John (10:38): It’s my pleasure to welcome a new sponsor to the podcast. Our friends at Active Campaign Active Campaign helps small teams power big businesses with the must have platform for marketing automation. We’ve been using Active Campaign for years here at Duct Tape Marketing to power our subscription forms, email newsletters and sales funnel drip campaigns. Active Campaign is that rare platform that’s affordable, easy to use, and capable of handling even the most complex marketing automation needs, and they make it easy to switch. They provide every new customer with one-on-one personal training and free migrations from your current marketing automation or email marketing provider. You can try Active Campaign for free for 14 days and there’s no credit card required. Just visit slash duct tape. That’s right. Duct Tape Marketing podcast listeners who sign up via that link will also receive 15% off an annual plan if purchased by December 31st, 2023. That’s active Now, this offer is limited to new active campaign customers only. So what are you waiting for? Fuel your growth, boost revenue and save precious time by upgrading to active campaign today.

Frank (11:54): Yeah,

John (11:54): Let’s talk a little bit, I think you call it momentum management even. So let’s talk a little bit about that concept. Again, unpack that a little bit so that, I mean, I think people conceptually can get that, but how do you apply that in a real world, in a business?

Frank (12:10): Yeah, simply put, momentum again is the only magic elixir that really exists. It’s this magical thing that’s infectious that when you start harnessing momentum, everyone gets caught up in it, everyone gets excited, and you have people working together towards a common cause. Without momentum, things start to feel stale and stagnant. And as agencies, we know that is awful in the agency space because our people, which is essentially the product, when they start feeling stale and stagnant and the business isn’t going somewhere, they’re easily distracted by other opportunities. There are many other organizations willing to woo our talent. So we have to create momentum. So how do we do that? The way we do that simply put is by making sure that we obsessively work on the right things in the right order, and disproportionately deploy time, money, and resources against those things. So there’s a few things to define that and get there.

(13:10): I’ve already mentioned true north quite a bit, and I’ll go back to that. It’s really critical that you as the agency leader or any business owner that you e established a true north for the business. Well, the true north, what is it? The true north basically says this is who we’re for. This is what we do in the world. This is the transformation we bring and this is the mission we’re on to get there. It needs to be so sharp, it could metaphorically cut. Meaning when you come across opportunities, it’s either going to cut yes or cut no, and it’s going to be very black and white. The problem with most businesses, they’re not willing to make that sharp of a business strategy decision. So they end up taking some things over here, some things over there, some things right there, and then before you know it, you don’t have the focus.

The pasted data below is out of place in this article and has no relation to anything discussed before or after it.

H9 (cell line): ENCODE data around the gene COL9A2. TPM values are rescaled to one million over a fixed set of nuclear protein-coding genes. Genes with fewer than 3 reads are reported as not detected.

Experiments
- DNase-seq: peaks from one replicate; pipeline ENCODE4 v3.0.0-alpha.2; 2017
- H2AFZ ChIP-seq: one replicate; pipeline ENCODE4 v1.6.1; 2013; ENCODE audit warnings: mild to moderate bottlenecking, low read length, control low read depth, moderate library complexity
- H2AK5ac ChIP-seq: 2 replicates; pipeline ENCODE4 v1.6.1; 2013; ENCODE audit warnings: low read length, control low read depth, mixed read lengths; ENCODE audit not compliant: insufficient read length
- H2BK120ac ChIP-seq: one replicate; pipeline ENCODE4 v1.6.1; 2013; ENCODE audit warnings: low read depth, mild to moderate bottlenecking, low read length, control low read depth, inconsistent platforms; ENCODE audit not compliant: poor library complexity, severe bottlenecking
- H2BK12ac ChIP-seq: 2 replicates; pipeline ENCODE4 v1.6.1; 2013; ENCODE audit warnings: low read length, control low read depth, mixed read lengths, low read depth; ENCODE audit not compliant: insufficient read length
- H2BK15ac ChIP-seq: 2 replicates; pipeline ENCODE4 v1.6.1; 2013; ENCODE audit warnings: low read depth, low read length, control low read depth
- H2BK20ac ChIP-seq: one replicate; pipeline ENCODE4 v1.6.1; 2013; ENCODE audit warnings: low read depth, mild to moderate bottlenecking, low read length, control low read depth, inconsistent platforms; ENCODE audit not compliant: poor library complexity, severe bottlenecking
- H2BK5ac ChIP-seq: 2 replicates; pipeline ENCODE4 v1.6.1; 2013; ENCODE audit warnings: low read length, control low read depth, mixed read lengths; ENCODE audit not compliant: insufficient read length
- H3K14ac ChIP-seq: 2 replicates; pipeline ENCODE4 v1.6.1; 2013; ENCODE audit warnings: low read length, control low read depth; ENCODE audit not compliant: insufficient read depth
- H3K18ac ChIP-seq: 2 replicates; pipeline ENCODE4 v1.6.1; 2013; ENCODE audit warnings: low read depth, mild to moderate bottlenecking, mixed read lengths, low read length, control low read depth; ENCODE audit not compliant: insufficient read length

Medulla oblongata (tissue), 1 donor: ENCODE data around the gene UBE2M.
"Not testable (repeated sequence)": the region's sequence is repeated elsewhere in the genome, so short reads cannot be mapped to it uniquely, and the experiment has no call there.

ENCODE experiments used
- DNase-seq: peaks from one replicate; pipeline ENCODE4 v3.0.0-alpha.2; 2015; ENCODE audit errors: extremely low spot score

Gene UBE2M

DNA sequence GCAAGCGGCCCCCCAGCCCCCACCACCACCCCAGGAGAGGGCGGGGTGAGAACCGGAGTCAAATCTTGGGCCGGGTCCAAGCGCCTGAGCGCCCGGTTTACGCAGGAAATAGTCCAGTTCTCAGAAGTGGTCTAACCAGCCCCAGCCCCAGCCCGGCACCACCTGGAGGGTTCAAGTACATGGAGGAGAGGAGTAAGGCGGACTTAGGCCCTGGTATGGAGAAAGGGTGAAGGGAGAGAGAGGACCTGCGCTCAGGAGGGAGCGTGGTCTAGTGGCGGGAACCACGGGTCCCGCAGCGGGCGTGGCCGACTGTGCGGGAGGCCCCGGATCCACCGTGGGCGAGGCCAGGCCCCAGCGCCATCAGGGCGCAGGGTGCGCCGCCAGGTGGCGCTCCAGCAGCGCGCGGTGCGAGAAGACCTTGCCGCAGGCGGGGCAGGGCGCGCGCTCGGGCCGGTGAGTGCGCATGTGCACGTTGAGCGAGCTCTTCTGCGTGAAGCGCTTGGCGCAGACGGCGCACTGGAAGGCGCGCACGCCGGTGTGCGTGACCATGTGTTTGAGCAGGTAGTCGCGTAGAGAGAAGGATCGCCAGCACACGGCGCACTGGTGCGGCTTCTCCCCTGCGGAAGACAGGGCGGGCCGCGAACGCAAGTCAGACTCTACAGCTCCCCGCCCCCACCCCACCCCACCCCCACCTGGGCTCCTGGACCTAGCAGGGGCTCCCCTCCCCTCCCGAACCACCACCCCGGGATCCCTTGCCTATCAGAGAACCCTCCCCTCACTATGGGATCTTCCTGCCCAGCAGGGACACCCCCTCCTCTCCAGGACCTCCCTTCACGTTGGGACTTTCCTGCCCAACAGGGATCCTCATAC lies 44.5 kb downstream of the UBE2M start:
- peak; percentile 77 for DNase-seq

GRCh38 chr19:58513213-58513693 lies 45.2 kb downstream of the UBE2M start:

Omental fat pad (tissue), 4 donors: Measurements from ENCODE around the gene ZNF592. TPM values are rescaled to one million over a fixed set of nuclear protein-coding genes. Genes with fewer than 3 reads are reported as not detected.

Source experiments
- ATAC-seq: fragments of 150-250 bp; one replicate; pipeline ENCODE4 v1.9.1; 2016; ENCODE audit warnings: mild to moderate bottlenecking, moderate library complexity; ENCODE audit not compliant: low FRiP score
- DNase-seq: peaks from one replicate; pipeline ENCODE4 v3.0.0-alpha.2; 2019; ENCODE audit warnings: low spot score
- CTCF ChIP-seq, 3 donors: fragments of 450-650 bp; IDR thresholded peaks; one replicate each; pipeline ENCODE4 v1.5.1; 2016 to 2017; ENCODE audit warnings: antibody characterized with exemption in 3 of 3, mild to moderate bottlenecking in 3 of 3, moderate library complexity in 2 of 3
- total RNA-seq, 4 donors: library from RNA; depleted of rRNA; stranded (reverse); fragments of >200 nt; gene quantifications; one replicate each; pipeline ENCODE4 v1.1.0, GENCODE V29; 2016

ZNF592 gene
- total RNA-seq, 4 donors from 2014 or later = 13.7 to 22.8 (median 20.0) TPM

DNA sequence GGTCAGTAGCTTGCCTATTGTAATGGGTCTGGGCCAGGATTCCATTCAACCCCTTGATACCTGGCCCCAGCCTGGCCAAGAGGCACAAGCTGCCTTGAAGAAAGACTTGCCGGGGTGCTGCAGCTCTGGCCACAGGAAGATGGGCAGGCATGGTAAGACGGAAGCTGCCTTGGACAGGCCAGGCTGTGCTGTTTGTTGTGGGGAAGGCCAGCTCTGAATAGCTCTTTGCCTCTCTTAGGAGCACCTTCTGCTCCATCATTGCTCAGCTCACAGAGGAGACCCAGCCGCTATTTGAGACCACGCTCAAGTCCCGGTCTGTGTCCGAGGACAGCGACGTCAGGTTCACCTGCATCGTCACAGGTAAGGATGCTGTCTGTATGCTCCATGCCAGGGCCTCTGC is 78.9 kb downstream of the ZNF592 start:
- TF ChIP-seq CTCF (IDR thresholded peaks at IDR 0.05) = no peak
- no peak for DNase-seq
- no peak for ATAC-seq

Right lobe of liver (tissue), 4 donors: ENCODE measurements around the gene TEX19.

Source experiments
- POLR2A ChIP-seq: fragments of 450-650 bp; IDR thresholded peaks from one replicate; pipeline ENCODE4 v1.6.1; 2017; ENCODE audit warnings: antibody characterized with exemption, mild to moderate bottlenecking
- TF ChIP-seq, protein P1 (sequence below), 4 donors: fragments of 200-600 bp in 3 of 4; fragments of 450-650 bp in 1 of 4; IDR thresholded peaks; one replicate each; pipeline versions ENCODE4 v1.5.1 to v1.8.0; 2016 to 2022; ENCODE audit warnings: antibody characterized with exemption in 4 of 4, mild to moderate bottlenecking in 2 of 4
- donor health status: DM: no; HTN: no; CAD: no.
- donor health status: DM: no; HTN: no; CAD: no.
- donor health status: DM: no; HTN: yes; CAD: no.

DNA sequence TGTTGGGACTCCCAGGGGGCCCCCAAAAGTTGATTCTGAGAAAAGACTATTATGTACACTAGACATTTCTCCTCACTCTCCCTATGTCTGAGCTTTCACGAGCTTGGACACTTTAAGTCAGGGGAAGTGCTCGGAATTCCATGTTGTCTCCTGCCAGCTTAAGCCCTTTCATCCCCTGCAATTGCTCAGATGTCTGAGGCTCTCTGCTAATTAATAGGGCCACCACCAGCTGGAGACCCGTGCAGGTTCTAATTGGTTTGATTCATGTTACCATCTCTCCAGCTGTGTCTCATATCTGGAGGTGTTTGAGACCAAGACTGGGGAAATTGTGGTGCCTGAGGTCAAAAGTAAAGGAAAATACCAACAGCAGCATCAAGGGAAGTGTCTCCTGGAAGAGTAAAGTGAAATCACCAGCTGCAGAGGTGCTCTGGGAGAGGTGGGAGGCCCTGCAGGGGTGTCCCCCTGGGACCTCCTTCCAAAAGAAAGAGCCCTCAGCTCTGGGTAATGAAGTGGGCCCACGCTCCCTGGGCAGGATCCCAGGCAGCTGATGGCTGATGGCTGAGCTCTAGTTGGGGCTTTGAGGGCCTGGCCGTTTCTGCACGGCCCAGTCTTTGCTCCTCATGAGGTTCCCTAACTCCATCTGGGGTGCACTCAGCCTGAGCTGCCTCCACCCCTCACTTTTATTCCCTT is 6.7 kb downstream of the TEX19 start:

(13:58): So the true north needs to be something that is razor sharp. Again, I like to tell my clients it should metaphorically cut. If you touch, it cuts you. It’s that sharp. And then your job as the owner is to make sure that all plans align to true North. All people that you hire align to true North, and all the day-to-Day behaviors and decisions align to true North. So that’s number one. We must have a true north, right? So we’re talking about things like vision, mission, values, how you articulate the brand, and then how you define what I call the boulder in the business. And the boulder in the business is the number one strategic imperative that you have to accomplish in the next one to three years. So that’s your true north. So if we start there, if we don’t have that, then gaining momentum is going to be really difficult.

(14:43): And then I can go on to a couple of more points if you want, but yeah, let’s do it. Are we good? Okay, so we’ve got true north. The next thing we need to do is is that we need to uncover the number one blocker towards True North, and we need to analyze that number one blocker on a consistent basis. I like to say in nighty day cycles or quarterly cycles. So what is our number one blocker towards True North? Now, I talk about there being seven core capabilities in every business. One is True. North two is exceptional execution. We’ve got world-class offering systematic sales process, actively generation, empowered work experience, and cash and profit optimization. Those, by the way, align with job titles, but I don’t use the job titles. Those are the seven capabilities. So what you have to do as a business owner is you have to regularly understand of those seven capabilities, which one is our number one blocker to growth.

(15:41): And you as a business owner must know that at any given point in time, and once you define your number one blocker to growth, then what you’re going to do is the third thing is you’re going to chip away at that blocker in nighty day or quarterly cycles. So the plans you come up with aren’t to boil the ocean, aren’t to get rid of that blocker to growth in one plan, your objective is what can we accomplish in this quarter to chip away at it and understand that growth getting to a place of big success is a journey, and it’s about success stacking those little wins quarter after quarter. So what happens when you do that? Well, you gain momentum because not only are you chipping away at the blocker, which frees up and makes your company spend faster, but you’re creating a culture of winning with your team. And when your team feels like winners, they start to get caught up in the excitement and enthusiasm of it. So those are the three things that I would say as know your true north, know your number one blocker to growth, and then in quarterly cycles relentlessly execute, chipping away at it in small chunks, quarter after quarter.